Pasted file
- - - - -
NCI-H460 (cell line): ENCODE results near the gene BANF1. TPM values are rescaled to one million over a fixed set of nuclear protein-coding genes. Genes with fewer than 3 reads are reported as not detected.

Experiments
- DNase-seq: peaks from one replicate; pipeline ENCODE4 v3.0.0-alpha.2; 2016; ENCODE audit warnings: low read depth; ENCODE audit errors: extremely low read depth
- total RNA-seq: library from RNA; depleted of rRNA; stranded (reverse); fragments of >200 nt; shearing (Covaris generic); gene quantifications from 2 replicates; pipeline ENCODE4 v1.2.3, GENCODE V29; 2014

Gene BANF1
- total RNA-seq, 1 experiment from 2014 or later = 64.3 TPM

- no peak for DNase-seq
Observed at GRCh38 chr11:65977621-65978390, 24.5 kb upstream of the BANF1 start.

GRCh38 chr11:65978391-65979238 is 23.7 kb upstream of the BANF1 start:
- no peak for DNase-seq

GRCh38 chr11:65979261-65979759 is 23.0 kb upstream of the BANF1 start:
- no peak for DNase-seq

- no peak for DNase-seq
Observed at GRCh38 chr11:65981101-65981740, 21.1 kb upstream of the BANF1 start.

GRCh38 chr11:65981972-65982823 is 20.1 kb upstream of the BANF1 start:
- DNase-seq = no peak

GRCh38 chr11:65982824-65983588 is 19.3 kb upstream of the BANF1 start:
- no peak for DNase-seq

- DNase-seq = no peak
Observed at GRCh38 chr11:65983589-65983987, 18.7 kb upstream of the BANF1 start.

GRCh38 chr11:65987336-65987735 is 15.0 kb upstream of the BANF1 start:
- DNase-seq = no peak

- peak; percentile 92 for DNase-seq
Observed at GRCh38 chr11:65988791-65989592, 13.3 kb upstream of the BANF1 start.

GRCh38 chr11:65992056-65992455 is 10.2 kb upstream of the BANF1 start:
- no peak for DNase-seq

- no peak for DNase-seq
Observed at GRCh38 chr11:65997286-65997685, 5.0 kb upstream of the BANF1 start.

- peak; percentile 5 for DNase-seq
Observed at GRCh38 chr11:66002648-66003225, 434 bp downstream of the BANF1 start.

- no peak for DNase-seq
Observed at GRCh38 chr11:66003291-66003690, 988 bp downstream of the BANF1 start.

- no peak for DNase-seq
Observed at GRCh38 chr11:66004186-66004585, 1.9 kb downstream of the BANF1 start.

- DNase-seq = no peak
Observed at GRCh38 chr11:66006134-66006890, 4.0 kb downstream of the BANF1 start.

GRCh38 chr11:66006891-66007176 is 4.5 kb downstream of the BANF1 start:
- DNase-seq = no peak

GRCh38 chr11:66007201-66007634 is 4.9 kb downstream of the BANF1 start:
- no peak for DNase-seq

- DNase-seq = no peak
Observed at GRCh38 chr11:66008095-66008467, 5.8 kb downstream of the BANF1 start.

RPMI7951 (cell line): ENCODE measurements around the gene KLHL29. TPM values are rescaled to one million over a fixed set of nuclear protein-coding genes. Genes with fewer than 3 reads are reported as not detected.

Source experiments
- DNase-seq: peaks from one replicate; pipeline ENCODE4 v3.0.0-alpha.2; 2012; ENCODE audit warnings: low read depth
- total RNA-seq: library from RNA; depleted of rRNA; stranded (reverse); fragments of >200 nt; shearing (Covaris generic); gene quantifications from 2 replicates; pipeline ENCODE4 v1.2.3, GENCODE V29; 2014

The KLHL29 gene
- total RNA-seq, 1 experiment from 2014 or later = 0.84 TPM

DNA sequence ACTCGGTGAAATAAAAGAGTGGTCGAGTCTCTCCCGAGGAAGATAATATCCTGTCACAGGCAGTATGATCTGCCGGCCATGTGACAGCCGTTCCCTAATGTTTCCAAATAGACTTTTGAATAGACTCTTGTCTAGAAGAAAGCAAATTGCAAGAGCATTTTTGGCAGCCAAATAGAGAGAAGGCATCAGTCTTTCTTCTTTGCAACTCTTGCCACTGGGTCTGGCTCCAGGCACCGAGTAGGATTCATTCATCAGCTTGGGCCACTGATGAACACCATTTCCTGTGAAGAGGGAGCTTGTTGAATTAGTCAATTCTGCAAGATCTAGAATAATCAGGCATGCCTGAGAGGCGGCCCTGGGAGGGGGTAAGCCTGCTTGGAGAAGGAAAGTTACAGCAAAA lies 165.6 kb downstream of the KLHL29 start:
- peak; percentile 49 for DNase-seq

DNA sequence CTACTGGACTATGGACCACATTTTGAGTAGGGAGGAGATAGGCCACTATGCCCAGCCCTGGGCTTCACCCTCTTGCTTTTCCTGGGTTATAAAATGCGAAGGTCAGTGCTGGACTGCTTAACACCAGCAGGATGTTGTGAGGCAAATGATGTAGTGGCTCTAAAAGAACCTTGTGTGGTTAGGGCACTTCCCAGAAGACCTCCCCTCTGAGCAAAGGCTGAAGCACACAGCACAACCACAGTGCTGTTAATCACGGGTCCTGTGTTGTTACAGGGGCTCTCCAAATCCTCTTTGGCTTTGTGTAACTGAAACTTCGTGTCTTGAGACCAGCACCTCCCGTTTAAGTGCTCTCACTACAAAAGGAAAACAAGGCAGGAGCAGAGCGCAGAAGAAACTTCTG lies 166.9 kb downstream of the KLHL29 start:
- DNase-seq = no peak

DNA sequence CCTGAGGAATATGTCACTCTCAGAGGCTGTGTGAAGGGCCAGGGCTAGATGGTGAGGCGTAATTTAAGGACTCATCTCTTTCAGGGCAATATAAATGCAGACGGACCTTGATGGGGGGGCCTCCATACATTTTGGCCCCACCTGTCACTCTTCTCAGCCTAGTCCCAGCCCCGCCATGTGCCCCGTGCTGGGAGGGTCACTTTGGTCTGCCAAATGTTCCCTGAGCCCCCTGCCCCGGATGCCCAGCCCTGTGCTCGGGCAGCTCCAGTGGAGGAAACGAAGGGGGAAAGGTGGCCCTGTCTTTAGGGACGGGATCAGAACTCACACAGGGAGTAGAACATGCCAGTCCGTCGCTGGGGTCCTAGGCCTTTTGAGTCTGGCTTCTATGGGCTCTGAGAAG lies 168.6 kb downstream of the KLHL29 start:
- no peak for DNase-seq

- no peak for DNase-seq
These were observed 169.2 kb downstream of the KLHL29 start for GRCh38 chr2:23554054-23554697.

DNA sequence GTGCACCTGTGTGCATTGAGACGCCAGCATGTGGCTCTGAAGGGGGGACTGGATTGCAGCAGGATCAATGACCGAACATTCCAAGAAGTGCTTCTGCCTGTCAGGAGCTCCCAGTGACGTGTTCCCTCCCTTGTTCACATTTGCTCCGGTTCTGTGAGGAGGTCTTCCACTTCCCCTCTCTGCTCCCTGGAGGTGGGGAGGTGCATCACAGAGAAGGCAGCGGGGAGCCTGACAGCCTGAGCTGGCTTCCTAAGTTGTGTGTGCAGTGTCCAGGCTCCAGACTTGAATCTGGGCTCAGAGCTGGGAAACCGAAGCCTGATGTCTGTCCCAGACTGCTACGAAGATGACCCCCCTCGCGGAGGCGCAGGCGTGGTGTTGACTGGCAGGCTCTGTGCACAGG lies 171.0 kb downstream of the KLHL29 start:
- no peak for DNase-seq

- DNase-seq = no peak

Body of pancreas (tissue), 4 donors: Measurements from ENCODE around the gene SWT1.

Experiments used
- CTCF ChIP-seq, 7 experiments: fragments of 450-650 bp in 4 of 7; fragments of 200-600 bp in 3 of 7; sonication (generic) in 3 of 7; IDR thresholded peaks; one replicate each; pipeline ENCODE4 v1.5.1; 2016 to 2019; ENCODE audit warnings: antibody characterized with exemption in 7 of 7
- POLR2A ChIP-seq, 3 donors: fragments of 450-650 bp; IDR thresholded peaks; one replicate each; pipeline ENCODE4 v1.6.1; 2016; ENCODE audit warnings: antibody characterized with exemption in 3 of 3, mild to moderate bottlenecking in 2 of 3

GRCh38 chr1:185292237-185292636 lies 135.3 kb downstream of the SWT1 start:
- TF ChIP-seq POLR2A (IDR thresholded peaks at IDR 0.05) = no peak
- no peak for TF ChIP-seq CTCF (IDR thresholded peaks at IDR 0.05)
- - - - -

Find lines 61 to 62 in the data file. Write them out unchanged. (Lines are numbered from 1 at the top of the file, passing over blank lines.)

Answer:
Experiments used
- CTCF ChIP-seq, 7 experiments: fragments of 450-650 bp in 4 of 7; fragments of 200-600 bp in 3 of 7; sonication (generic) in 3 of 7; IDR thresholded peaks; one replicate each; pipeline ENCODE4 v1.5.1; 2016 to 2019; ENCODE audit warnings: antibody characterized with exemption in 7 of 7